Our flamers control weeds within the crop row, which are impossible to remove by cultivator, directly protecting crop yield and resulting in up to $450 per acre in additional revenues. We have observed this at many experimental fields of the University of Nebraska, and at many organic farms that have been using AFI flamers over the last few years. This extra income from increased yield by flame weeding was also confirmed independently by many organic farmers that regularly attend Midwest Organic and Sustainable Education Service (MOSES) conferences held annually in La Crosse, WI.

Flame Weeder Models Available

1. Safety:

the equipment is designed with SAFETY as the highest priority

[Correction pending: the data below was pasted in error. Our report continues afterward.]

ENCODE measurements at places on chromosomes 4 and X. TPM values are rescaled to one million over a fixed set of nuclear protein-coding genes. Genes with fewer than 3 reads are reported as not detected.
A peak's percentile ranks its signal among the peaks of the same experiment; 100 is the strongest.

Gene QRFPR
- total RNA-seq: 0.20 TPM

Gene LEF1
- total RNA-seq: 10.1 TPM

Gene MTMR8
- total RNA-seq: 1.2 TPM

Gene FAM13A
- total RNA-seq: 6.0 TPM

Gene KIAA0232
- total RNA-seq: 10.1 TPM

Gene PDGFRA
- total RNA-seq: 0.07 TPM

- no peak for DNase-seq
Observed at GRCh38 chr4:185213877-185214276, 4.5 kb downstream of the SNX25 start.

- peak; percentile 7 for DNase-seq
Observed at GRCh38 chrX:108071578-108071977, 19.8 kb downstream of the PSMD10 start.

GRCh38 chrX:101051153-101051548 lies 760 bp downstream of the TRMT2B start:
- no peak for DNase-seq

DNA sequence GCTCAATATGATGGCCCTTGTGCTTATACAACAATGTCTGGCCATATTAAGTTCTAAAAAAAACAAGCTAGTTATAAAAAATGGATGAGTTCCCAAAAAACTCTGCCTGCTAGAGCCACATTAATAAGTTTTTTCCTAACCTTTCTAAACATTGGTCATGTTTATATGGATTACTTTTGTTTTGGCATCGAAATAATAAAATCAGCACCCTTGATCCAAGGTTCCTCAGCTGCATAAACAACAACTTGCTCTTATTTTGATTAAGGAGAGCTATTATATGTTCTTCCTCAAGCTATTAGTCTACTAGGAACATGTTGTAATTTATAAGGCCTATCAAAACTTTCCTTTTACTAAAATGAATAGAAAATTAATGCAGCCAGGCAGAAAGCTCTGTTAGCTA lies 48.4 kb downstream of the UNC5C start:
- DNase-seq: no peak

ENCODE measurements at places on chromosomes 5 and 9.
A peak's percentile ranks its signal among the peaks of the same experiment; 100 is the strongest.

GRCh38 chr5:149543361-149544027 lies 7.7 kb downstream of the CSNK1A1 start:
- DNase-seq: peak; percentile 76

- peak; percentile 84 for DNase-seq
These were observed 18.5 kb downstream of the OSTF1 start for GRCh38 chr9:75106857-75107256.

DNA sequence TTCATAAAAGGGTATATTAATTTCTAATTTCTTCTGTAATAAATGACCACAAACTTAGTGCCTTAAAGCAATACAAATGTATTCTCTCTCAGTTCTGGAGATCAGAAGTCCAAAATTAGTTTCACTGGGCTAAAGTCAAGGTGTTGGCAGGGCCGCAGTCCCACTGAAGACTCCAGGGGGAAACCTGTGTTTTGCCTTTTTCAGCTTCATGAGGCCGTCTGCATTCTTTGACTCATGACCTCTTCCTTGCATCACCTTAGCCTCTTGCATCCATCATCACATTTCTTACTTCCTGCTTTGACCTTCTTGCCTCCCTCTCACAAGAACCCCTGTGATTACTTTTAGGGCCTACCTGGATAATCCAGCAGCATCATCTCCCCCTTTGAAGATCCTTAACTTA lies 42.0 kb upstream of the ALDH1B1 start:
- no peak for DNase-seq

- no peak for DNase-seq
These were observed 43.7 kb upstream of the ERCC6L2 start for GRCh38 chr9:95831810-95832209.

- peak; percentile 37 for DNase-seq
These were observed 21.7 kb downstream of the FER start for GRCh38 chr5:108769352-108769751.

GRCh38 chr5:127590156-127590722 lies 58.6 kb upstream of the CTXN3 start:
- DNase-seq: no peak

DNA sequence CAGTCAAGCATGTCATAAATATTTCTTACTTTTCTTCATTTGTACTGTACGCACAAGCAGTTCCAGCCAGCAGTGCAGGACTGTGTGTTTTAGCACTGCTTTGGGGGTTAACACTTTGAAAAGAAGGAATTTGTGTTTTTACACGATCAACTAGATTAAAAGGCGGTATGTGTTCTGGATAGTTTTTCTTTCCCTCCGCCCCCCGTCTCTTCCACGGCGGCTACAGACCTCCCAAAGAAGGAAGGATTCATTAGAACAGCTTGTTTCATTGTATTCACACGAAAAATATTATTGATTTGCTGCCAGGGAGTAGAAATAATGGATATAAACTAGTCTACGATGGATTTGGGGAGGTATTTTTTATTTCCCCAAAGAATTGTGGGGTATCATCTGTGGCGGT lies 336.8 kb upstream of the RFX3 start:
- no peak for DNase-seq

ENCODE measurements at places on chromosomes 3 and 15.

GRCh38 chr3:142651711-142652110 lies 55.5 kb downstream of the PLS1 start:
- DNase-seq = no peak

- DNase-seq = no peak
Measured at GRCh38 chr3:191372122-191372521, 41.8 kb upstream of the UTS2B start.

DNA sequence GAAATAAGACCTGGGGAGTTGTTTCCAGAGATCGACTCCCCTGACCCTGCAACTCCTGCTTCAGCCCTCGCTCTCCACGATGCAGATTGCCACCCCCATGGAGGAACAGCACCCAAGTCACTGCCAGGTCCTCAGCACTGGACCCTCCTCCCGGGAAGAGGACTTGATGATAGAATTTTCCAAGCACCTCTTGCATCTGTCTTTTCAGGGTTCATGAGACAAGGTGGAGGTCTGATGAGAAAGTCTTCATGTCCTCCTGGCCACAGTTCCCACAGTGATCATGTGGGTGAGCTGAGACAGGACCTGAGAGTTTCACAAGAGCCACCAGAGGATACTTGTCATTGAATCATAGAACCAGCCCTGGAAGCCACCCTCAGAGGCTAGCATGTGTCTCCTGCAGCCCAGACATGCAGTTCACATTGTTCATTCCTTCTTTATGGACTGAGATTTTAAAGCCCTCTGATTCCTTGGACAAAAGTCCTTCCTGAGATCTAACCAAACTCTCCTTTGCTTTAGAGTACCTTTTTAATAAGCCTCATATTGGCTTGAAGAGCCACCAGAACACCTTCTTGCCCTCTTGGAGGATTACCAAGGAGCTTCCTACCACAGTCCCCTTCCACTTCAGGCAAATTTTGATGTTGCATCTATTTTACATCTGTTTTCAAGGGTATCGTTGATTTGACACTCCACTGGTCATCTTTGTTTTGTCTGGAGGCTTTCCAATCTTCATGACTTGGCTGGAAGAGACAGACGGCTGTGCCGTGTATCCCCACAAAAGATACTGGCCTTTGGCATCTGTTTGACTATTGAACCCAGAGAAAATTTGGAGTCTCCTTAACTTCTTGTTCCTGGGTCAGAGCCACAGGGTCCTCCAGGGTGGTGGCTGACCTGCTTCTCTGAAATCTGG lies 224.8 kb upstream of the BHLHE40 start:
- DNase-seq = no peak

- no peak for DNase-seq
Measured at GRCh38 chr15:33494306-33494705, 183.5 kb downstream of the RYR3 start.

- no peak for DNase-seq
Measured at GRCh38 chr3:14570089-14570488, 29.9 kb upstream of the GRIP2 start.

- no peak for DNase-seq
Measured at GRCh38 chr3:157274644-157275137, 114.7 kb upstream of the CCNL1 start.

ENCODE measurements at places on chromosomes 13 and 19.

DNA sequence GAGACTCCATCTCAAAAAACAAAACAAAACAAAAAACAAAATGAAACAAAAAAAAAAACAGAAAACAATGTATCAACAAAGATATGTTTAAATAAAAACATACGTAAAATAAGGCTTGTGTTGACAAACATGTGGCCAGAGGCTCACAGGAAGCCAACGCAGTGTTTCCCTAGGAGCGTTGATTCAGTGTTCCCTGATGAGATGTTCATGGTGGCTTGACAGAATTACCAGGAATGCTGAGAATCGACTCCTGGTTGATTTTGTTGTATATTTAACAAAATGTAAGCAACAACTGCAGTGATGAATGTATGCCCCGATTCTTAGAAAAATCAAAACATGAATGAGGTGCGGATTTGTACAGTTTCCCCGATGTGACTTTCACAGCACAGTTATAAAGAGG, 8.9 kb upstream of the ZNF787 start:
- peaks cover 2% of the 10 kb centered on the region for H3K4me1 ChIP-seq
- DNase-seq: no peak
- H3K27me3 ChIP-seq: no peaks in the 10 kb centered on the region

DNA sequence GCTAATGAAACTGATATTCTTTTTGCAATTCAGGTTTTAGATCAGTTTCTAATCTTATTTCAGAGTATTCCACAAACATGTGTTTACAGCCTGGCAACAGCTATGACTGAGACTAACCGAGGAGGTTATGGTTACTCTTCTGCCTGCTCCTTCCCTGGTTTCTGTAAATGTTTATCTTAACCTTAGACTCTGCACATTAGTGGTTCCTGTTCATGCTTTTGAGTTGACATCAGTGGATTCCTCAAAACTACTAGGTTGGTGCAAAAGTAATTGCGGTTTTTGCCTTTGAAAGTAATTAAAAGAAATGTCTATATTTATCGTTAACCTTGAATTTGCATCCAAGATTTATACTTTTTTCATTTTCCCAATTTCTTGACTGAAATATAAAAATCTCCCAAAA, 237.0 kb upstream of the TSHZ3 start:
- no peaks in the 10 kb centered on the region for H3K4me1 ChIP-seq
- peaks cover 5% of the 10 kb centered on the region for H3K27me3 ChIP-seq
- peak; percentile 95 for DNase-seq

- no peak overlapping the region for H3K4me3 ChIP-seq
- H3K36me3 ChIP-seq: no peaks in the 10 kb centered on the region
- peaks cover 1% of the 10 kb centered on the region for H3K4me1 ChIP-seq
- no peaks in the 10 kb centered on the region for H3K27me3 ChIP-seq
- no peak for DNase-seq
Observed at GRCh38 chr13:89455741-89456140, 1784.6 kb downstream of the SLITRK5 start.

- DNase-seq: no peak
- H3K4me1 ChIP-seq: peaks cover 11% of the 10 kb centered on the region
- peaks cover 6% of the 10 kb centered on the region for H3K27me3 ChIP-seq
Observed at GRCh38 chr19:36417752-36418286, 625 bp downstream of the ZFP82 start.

2. Electronic Ignition:

since the flames are often not visible in daylight, each torch is monitored and the operator on the tractor is alerted if there is a torch failure

3. Flame Detection:

since the flames are often not visible in daylight, each torch is monitored and the operator on the tractor is alerted if there is a torch failure

4. Robust Torches:

combustion stability (very rarely flame out), efficiency, ease of adjustment for Banded or Full flaming are features built into every AFI torch

5. Convenience & Flexibility:

Category 2-3 Three-Point Hitch, Storage Stands integrated into each machine, and Adjustable Gauge Wheels

6. Specially-Designed Hoods:

heat is held close to the ground, providing more consistent treatment results, especially in windy conditions

7. Propane Dose Tables:

provide the pressure settings and tractor speeds required to apply a full range of propane doses for effective flame weeding

8. Flame Weeding Manual:

includes propane dose and timing recipes for effective flame weeding of all major row crops

About US

George Gogos